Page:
Last Tuesday, October 17th, the Scotch Plains Town Council passed a resolution calling on the New Jersey State Legislature to renew the 2% Interest Arbitration Salary Cap to help local governments control property taxes.
Interest arbitration is used to decide collective bargaining disputes. If local governments can't reach contract agreements with labor unions, unelected third-party arbitrators are asked to award terms of a new contract. The interest arbitration cap limits salary increases to 2%.
Two bipartisan reforms passed in 2010 included a permanent 2% cap to annual property tax levy increases and a corresponding 2% cap on interest arbitration salary increases. The arbitration cap was only temporary. In 2014, the legislature renewed the 2% interest arbitration cap by way of unanimous votes in both the State Assembly and State Senate, and was signed into law by the Governor. That extension expires on December 31, 2017.
While Scotch Plains Township acts as the sole tax collector of property taxes, your property taxes are levied by three governments: Union County, Scotch Plains Fanwood Board of Education, and the Township itself.
For the decade preceding the reform laws, those three government entities each raised their component of the tax levy at annual rates of 5.3%, 5.7% and 5.5% respectively.
Since the bipartisan laws were enacted, the increases have been 4.7%, 2.2% and 1.1% respectively. While NJ property taxes are still astronomical, the change in growth has been noticeable.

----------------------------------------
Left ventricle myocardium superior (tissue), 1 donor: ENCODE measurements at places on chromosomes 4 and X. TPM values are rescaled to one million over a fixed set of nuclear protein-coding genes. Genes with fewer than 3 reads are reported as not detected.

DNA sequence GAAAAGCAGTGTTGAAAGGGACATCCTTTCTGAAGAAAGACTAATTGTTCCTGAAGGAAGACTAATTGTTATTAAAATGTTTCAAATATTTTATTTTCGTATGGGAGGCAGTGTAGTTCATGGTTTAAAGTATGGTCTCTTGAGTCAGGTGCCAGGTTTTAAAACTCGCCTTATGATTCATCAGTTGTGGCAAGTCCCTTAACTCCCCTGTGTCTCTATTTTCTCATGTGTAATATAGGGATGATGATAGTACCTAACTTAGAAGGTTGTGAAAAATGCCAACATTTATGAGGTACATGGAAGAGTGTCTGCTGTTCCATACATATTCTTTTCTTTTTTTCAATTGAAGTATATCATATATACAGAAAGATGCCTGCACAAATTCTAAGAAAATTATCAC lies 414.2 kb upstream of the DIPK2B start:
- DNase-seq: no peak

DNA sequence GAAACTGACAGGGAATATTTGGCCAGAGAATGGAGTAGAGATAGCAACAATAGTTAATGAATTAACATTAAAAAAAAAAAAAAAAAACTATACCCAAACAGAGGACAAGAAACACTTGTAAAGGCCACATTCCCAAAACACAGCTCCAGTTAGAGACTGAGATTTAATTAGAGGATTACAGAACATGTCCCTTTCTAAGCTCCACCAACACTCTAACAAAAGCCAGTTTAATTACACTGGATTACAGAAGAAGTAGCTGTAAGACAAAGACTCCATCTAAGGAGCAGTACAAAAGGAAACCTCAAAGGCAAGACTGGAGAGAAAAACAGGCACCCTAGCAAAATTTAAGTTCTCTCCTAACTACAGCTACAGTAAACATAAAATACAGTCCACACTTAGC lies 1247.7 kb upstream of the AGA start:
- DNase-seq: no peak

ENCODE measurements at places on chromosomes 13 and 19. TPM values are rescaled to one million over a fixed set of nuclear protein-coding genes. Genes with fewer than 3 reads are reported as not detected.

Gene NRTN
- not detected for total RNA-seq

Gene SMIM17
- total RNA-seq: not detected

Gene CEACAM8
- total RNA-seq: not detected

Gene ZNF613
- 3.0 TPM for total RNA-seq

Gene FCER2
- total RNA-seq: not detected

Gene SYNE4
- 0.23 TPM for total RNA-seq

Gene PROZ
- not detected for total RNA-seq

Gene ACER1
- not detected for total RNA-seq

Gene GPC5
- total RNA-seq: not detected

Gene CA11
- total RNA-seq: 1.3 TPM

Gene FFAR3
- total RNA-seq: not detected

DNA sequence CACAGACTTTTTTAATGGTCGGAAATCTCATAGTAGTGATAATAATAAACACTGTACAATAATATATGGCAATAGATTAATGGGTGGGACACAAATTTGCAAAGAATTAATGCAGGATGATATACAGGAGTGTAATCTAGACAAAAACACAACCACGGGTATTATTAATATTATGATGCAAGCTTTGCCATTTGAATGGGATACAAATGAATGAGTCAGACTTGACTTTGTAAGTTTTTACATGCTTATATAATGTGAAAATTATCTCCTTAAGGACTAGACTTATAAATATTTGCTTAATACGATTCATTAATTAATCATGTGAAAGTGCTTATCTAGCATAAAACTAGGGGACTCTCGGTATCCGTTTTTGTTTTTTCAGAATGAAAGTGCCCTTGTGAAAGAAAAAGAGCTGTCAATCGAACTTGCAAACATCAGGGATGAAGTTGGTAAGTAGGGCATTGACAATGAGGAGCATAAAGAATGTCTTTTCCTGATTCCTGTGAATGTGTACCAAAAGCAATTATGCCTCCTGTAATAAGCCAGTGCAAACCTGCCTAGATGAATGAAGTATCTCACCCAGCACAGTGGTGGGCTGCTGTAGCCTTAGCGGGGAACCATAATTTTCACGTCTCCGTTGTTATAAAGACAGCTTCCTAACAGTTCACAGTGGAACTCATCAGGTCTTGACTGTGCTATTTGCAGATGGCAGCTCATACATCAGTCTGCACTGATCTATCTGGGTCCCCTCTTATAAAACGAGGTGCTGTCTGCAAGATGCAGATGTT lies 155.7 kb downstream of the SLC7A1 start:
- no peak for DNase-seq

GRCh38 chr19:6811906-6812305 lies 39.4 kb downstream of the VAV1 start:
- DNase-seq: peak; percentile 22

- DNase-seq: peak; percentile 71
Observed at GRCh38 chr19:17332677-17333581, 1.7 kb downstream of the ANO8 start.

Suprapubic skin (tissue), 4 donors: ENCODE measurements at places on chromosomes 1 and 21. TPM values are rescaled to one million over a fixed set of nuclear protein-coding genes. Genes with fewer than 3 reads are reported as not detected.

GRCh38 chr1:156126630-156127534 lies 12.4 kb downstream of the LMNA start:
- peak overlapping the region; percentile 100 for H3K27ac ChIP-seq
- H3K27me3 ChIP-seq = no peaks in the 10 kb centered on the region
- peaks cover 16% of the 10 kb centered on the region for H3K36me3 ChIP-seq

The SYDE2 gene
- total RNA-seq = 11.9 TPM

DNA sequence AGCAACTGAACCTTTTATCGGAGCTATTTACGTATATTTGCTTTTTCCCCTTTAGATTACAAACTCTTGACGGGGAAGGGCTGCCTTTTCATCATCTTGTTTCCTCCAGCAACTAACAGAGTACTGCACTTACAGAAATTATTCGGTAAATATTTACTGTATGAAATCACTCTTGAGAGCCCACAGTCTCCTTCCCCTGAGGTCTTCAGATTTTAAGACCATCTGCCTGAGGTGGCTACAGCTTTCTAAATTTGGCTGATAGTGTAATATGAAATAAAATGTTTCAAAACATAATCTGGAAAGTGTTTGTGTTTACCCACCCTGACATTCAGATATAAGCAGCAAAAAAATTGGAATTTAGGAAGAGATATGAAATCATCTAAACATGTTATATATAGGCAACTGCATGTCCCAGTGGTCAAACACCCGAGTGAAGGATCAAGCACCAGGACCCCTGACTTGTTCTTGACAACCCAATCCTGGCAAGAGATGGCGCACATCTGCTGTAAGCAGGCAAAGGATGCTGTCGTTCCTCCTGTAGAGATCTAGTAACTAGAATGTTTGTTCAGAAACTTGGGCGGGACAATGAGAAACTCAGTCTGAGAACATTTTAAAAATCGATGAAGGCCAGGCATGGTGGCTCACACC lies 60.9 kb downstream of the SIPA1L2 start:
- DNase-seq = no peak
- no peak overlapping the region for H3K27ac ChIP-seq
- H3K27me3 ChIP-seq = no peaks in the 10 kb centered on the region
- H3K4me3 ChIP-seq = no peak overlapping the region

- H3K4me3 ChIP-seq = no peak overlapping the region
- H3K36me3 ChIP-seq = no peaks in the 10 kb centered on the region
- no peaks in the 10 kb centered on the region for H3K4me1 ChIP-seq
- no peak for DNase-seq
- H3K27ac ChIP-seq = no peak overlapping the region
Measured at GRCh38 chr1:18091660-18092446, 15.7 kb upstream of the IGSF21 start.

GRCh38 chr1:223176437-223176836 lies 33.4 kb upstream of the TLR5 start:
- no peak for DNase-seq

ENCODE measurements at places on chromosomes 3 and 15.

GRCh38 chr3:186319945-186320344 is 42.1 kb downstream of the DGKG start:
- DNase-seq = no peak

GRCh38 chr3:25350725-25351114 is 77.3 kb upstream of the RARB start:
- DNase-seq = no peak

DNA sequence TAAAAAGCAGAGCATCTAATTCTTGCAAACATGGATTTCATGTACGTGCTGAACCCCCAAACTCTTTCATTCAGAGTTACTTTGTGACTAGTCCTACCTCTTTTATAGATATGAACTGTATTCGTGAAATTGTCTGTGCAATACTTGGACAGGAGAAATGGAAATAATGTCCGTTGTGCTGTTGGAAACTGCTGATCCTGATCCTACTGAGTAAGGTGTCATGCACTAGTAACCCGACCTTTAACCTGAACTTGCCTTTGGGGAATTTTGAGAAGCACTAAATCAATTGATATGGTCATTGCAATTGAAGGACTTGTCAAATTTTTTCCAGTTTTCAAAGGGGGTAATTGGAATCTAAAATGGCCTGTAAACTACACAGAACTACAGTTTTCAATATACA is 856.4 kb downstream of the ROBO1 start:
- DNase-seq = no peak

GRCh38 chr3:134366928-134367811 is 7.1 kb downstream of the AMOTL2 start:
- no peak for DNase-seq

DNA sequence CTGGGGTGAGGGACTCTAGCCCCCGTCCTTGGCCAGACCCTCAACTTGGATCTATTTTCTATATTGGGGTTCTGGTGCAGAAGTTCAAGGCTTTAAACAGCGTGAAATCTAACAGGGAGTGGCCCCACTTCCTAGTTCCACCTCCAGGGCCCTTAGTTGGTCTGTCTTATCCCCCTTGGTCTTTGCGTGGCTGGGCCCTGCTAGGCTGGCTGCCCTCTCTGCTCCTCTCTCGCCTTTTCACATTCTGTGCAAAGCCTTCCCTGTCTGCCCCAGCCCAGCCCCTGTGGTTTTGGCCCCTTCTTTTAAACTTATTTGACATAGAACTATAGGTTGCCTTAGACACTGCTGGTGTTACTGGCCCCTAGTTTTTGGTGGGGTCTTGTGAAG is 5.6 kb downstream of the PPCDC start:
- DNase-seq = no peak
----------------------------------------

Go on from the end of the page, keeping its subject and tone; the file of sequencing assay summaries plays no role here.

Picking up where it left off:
Unfortunately, the State Legislature is refusing to act on renewal until after the November 7th election.
The 2% cap on interest arbitration has helped control salaries, not just through arbitration awards, but also by encouraging frugal contract negotiations. If the interest arbitration cap expires while the 2% property tax levy remains law, municipalities will be forced to reduce services to fund the labor cost increases and stay under the 2% cap (or seek voter referendum to exceed the 2% property tax cap).
In a couple weeks voters have the opportunity to elect new leadership in Trenton. Republican candidate Lt. Governor Kim Guadagno has said she would sign a renewal of the 2% interest arbitration cap. Democratic candidate Phil Murphy has said he needs time to study the issue. This is a disingenuous punt on an issue from a candidate who has been running for Governor for well over a year, has decades of finance experience, and on an item that passed with unanimous bipartisan support only a few years ago. Should he win, I would encourage him to study the numbers above.
In the meantime, I urge voters who are concerned with their property tax bills to research where candidates running for Governor, State Assembly, and State Senate stand on this issue. I encourage voters to support candidates who are committed to property tax relief.